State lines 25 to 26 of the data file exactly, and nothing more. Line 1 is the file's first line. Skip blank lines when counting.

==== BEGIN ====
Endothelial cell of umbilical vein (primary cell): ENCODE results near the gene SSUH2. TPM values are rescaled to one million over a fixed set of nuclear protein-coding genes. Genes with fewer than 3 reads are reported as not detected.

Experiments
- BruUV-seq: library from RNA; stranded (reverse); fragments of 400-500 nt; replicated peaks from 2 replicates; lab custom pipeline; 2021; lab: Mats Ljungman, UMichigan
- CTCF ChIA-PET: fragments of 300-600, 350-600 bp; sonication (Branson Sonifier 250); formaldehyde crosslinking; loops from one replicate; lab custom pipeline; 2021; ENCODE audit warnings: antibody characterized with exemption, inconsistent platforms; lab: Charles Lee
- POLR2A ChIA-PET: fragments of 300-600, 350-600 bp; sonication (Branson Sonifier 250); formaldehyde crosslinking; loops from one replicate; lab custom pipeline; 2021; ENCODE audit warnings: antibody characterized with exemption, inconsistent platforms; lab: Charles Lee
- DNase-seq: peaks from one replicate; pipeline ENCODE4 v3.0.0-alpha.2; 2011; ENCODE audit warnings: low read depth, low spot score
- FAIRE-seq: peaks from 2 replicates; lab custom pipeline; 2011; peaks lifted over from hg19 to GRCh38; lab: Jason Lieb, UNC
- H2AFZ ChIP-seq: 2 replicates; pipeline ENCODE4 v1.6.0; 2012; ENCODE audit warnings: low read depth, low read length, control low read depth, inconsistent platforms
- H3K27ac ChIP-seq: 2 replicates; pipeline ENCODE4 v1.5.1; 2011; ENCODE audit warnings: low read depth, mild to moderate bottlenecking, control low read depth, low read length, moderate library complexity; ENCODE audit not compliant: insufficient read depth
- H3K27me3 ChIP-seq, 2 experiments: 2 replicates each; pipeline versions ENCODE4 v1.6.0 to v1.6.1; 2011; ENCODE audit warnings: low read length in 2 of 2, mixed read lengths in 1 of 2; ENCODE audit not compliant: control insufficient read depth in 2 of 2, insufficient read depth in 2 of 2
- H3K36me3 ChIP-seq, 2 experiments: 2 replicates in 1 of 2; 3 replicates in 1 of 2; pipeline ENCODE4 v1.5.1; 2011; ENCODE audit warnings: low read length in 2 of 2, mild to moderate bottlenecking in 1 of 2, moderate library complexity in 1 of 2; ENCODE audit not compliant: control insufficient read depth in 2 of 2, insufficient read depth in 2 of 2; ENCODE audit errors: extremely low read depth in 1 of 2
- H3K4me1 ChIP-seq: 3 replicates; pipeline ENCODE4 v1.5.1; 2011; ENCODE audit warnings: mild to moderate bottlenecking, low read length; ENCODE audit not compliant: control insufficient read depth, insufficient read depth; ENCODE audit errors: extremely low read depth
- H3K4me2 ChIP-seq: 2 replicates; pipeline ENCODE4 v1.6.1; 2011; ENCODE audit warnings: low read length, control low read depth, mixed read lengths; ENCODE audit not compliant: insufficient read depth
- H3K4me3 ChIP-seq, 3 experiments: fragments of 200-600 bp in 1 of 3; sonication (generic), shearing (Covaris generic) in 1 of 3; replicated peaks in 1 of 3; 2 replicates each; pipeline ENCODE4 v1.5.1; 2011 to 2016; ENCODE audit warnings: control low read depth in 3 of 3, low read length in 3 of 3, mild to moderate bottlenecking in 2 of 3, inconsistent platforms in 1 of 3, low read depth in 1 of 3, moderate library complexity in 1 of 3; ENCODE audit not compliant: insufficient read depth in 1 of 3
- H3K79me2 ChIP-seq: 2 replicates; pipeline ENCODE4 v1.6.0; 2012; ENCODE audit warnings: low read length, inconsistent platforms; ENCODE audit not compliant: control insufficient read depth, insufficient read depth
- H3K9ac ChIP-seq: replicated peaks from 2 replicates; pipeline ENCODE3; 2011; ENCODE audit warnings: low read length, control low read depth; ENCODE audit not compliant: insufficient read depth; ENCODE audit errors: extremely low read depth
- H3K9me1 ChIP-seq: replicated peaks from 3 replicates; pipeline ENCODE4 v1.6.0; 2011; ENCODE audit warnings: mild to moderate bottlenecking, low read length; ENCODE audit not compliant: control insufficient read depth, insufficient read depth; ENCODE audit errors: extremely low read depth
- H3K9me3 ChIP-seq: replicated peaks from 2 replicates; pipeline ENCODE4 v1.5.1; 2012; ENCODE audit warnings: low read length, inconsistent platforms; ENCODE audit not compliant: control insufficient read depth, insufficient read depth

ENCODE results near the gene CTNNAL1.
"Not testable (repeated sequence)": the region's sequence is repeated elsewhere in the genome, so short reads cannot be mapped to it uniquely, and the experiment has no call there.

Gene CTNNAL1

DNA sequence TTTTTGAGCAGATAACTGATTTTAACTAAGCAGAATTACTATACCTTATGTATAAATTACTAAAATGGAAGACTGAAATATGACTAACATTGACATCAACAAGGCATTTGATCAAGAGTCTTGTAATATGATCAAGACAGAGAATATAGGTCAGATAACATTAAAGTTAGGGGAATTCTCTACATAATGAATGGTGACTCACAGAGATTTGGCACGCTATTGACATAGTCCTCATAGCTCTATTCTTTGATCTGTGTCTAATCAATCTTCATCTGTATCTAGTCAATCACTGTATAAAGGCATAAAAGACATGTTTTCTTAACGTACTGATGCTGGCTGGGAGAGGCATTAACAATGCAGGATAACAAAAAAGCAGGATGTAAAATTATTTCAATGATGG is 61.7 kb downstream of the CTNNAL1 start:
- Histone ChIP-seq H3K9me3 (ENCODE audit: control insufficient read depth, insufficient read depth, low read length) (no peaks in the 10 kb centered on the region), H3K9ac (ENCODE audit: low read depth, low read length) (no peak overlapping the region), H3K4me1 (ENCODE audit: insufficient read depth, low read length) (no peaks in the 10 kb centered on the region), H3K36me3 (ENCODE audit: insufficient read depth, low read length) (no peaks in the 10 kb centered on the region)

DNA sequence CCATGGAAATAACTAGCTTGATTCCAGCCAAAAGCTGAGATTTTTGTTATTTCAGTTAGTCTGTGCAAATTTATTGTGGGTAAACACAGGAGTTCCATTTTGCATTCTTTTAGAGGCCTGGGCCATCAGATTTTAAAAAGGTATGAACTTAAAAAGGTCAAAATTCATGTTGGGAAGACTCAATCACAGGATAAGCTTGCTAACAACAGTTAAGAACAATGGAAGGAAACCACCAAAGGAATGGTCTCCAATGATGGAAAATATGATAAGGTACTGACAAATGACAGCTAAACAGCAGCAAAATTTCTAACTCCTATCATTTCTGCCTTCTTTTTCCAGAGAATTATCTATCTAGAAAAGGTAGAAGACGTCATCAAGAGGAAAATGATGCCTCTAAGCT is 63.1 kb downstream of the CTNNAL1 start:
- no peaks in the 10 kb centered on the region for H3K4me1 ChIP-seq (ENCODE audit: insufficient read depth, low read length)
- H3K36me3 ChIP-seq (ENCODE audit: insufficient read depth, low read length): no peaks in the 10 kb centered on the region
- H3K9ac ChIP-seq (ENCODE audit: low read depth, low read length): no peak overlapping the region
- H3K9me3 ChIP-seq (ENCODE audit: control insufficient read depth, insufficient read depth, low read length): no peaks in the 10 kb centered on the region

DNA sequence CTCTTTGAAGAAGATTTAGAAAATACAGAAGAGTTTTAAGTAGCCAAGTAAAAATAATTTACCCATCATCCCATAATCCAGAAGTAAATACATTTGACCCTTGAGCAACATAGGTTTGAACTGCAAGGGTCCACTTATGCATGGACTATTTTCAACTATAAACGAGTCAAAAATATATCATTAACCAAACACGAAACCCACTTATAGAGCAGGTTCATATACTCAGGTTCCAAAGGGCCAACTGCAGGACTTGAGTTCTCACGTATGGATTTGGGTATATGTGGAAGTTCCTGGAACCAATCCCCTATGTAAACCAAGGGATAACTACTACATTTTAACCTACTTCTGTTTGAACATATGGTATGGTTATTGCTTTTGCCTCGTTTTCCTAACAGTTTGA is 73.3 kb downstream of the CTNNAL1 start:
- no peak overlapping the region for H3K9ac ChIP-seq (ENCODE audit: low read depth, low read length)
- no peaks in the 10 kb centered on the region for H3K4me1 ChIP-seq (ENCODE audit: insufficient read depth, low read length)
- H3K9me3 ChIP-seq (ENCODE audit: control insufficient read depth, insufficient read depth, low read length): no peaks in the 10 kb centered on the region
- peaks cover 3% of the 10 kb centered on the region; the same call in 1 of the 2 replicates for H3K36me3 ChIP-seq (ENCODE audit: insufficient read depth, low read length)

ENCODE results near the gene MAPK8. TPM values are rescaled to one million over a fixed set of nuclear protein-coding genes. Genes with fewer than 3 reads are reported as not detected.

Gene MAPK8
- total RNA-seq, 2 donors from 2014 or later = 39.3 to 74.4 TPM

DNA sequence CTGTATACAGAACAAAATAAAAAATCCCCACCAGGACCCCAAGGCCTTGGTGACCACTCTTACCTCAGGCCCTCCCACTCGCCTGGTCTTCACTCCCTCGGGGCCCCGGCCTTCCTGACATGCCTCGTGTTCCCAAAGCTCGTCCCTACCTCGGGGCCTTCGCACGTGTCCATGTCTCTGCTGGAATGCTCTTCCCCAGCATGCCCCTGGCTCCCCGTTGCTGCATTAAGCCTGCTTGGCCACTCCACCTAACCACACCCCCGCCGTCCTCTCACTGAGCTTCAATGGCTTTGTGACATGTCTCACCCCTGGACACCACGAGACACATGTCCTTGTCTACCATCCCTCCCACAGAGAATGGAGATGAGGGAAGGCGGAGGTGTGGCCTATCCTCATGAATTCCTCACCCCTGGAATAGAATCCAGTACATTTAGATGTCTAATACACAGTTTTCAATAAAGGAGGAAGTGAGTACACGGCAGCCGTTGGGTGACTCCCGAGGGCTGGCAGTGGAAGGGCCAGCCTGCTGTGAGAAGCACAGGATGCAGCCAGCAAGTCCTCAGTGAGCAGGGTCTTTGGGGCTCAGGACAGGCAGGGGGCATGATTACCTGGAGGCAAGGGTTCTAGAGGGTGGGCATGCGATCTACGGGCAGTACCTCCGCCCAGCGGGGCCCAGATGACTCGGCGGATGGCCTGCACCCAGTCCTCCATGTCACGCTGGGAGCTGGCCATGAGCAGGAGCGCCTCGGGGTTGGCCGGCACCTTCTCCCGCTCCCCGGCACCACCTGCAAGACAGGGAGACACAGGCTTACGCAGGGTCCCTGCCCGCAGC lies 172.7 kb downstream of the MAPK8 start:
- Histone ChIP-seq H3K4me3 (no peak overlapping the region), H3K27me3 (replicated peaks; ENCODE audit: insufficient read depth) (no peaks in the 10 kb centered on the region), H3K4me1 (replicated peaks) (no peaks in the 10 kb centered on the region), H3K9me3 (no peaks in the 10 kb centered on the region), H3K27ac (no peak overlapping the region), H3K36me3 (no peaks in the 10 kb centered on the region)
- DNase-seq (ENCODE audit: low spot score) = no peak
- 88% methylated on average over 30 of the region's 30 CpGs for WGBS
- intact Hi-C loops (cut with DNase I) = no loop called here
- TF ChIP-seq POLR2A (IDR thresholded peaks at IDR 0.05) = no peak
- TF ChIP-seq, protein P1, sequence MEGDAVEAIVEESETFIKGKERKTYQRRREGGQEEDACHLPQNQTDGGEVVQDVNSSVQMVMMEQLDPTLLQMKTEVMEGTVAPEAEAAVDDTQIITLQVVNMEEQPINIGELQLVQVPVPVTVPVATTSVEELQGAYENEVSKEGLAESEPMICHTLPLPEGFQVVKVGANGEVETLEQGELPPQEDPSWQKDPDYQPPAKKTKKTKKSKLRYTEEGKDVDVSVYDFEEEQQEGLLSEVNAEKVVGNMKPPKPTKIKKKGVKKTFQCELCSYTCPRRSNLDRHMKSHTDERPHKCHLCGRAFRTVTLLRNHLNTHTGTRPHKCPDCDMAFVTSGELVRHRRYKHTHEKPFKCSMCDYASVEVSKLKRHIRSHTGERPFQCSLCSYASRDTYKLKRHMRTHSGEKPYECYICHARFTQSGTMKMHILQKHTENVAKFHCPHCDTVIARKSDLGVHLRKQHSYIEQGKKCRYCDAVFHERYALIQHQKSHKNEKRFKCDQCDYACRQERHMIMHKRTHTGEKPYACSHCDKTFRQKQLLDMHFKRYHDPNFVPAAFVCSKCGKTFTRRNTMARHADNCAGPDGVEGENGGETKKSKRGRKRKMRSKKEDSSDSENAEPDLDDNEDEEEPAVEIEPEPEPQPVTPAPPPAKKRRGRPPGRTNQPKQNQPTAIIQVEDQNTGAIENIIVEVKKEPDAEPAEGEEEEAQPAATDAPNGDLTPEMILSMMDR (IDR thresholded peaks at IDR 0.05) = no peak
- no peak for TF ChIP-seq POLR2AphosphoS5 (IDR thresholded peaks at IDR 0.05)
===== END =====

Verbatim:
- no peaks in the 10 kb centered on the region for H3K4me1 ChIP-seq (ENCODE audit: insufficient read depth, low read length)
- H3K36me3 ChIP-seq (ENCODE audit: insufficient read depth, low read length): no peaks in the 10 kb centered on the region